Global payments leader Visa kicked off the new decade with the massive, $5.3-billion acquisition of fintech startup Plaid. Often described as the digital “plumbing” linking the modern financial services industry, Plaid connects consumers, app developers, banking institutions and tech companies through behind-the-scenes APIs.
Prior to Plaid connecting these various parties, there existed within the banking industry systemic pain points that curbed innovation and made building better user experiences a difficult, expensive and time-consuming endeavor. Plaid’s most consequential achievement — facilitating the banking and financial services sector’s digital makeover — serves as a prime example of what’s possible when development-killing barriers are removed and a new era of connectivity is delivered to a sector ripe for digital disruption.
Plaid’s ultimate legacy lies not only in the industry it has already transformed, but in how other complex ecosystems are adopting its middle-layer, many-to-many platform business model. Health insurance and employee benefits — a diverse ecosystem of carriers, tech platforms, consumer applications, HR and benefits companies, online marketplaces and brokers — has commenced a similar digital revolution.
Data: The Key Ingredient
Like banking and financial services, the health insurance and employee benefits space has thousands of tech companies working to develop digital products and services built specifically to meet today’s modern user expectations. But in order for groundbreaking tech platforms to truly transform this industry, they need digital infrastructure — the “plumbing” — that facilitates the exchange of data and transactions within the industry’s complex system of insurance carriers, benefits brokers, agents and related stakeholders.
Why is the exchange of information essential to spurring a digital revolution in health insurance? Imagine you’re a mobile app developer whose primary objective is to build a user-friendly platform for consumers to shop for, purchase and enroll in health insurance.
At first glance, this appears simple enough. But dig deeper, and you quickly encounter data and connectivity related pain points that developers in the health insurance space have experienced for years, much like those in banking before them. Those pain points include:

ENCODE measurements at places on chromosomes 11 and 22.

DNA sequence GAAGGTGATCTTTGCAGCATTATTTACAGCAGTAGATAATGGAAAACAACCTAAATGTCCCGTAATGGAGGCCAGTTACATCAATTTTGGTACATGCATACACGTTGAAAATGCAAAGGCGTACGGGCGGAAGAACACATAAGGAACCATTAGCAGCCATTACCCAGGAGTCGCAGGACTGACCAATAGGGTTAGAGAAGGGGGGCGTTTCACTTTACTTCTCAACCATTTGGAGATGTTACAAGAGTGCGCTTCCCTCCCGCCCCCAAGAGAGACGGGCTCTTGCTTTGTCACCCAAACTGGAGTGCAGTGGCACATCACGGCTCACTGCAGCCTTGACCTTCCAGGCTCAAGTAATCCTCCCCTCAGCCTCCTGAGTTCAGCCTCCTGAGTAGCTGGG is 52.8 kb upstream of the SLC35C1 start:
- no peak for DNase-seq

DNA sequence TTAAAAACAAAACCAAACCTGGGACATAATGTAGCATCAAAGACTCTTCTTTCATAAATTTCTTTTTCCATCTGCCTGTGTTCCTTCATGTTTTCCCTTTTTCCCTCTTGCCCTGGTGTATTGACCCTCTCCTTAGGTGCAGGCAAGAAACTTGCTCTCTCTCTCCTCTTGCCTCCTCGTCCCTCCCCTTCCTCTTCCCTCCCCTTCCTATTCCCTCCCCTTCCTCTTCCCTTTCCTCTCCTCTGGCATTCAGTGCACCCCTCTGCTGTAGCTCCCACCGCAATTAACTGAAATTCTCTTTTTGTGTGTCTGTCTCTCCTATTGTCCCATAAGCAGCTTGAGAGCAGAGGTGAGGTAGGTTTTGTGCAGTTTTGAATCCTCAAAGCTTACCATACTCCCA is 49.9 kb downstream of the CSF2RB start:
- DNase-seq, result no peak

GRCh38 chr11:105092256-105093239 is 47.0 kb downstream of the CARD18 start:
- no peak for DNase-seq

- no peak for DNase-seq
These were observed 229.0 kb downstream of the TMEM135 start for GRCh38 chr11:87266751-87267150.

- Establishing and maintaining relationships with hundreds of carriers takes time and significant development resources.
- Aggregating and maintaining accurate plan benefits and rates, and doctor and drug data from these insurance carriers, each of which delivers these data in different formats through different means, is technically laborious and expensive.
- Normalizing and structuring these data so as to make it useful for the intended application.
- Establishing enrollment connectivity where standards are illusive, exceptions and “edge cases” are the norm. Even terminology differs between carriers.
Developers and tech platforms have found it challenging to address these pain points while also building the user journeys they envision. They hit a “data wall” that they assumed would simply not exist. They often end up spending as much time, resources and energy on building the data and connectivity necessary to power their application as they do building the features and functionality they set out to create: all because the infrastructure they assumed would exist, does not.
Modern APIs: The modern means through which data is transmitted
Enabling developers and tech platforms to access data is a crucial step toward propelling the health insurance ecosystem into the digital age. However, the industry has lacked a mechanism to exchange insurance data between carriers and tech platforms. That’s where APIs enter the picture, a savior to this complex problem in connectivity.
Much as Plaid’s APIs empower tech platforms to integrate banking data into their applications — and, critically, exchange information with banks and financial services institutions — APIs are now binding together the health insurance space; connecting, translating and exchanging data between carriers, developers, brokers, consumers, businesses and tech platforms.
We all want transparency and access to critical information about our health and benefits coverage; especially in these times of COVID-19. We all expect modern and intuitive digital experiences. But data and connectivity walls have held back innovative solutions to deliver on these expectations. That’s all changing now. To crash through these walls we must look only to the recent past: other industries have solved similarly complex issues. APIs are the foundation upon which the future of health insurance and employee benefits is being built.